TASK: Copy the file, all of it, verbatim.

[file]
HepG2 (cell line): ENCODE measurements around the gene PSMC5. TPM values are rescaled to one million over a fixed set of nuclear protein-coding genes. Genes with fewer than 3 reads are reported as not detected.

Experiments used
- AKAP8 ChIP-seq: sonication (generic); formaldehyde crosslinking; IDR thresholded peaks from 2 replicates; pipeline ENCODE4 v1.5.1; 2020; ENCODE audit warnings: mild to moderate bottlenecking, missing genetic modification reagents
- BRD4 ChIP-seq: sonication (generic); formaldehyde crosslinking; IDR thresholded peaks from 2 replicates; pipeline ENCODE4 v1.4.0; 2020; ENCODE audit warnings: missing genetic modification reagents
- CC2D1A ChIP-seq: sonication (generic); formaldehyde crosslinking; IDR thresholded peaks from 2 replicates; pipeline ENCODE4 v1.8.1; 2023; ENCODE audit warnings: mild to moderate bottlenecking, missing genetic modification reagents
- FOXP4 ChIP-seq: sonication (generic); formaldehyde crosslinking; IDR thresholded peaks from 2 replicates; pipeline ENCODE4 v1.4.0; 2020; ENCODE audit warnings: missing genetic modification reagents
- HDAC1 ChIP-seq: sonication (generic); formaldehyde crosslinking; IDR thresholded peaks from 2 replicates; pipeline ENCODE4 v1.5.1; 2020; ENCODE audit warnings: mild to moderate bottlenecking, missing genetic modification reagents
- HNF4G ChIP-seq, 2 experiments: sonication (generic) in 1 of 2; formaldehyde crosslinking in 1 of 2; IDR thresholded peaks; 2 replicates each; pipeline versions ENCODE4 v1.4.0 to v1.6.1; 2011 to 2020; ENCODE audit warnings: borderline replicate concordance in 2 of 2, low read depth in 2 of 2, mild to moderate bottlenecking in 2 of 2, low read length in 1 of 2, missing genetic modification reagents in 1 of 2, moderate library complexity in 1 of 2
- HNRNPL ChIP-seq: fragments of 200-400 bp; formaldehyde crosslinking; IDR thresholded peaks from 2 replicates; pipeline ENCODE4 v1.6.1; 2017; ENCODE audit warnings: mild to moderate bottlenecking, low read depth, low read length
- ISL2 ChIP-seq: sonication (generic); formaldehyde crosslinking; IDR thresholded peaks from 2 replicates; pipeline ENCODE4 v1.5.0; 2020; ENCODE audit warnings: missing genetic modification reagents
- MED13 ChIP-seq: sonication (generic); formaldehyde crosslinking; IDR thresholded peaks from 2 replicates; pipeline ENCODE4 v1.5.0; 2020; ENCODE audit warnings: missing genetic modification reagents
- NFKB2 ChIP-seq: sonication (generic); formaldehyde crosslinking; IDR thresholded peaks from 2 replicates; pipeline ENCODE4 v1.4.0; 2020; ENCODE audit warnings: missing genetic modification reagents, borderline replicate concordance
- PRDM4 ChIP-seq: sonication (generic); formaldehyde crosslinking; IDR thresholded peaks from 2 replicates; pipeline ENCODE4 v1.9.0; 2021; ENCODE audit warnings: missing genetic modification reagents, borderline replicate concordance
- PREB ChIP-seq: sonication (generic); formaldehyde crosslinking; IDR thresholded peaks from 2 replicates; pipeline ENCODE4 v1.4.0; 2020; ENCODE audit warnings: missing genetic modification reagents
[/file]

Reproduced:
HepG2 (cell line): ENCODE measurements around the gene PSMC5. TPM values are rescaled to one million over a fixed set of nuclear protein-coding genes. Genes with fewer than 3 reads are reported as not detected.

Experiments used
- AKAP8 ChIP-seq: sonication (generic); formaldehyde crosslinking; IDR thresholded peaks from 2 replicates; pipeline ENCODE4 v1.5.1; 2020; ENCODE audit warnings: mild to moderate bottlenecking, missing genetic modification reagents
- BRD4 ChIP-seq: sonication (generic); formaldehyde crosslinking; IDR thresholded peaks from 2 replicates; pipeline ENCODE4 v1.4.0; 2020; ENCODE audit warnings: missing genetic modification reagents
- CC2D1A ChIP-seq: sonication (generic); formaldehyde crosslinking; IDR thresholded peaks from 2 replicates; pipeline ENCODE4 v1.8.1; 2023; ENCODE audit warnings: mild to moderate bottlenecking, missing genetic modification reagents
- FOXP4 ChIP-seq: sonication (generic); formaldehyde crosslinking; IDR thresholded peaks from 2 replicates; pipeline ENCODE4 v1.4.0; 2020; ENCODE audit warnings: missing genetic modification reagents
- HDAC1 ChIP-seq: sonication (generic); formaldehyde crosslinking; IDR thresholded peaks from 2 replicates; pipeline ENCODE4 v1.5.1; 2020; ENCODE audit warnings: mild to moderate bottlenecking, missing genetic modification reagents
- HNF4G ChIP-seq, 2 experiments: sonication (generic) in 1 of 2; formaldehyde crosslinking in 1 of 2; IDR thresholded peaks; 2 replicates each; pipeline versions ENCODE4 v1.4.0 to v1.6.1; 2011 to 2020; ENCODE audit warnings: borderline replicate concordance in 2 of 2, low read depth in 2 of 2, mild to moderate bottlenecking in 2 of 2, low read length in 1 of 2, missing genetic modification reagents in 1 of 2, moderate library complexity in 1 of 2
- HNRNPL ChIP-seq: fragments of 200-400 bp; formaldehyde crosslinking; IDR thresholded peaks from 2 replicates; pipeline ENCODE4 v1.6.1; 2017; ENCODE audit warnings: mild to moderate bottlenecking, low read depth, low read length
- ISL2 ChIP-seq: sonication (generic); formaldehyde crosslinking; IDR thresholded peaks from 2 replicates; pipeline ENCODE4 v1.5.0; 2020; ENCODE audit warnings: missing genetic modification reagents
- MED13 ChIP-seq: sonication (generic); formaldehyde crosslinking; IDR thresholded peaks from 2 replicates; pipeline ENCODE4 v1.5.0; 2020; ENCODE audit warnings: missing genetic modification reagents
- NFKB2 ChIP-seq: sonication (generic); formaldehyde crosslinking; IDR thresholded peaks from 2 replicates; pipeline ENCODE4 v1.4.0; 2020; ENCODE audit warnings: missing genetic modification reagents, borderline replicate concordance
- PRDM4 ChIP-seq: sonication (generic); formaldehyde crosslinking; IDR thresholded peaks from 2 replicates; pipeline ENCODE4 v1.9.0; 2021; ENCODE audit warnings: missing genetic modification reagents, borderline replicate concordance
- PREB ChIP-seq: sonication (generic); formaldehyde crosslinking; IDR thresholded peaks from 2 replicates; pipeline ENCODE4 v1.4.0; 2020; ENCODE audit warnings: missing genetic modification reagents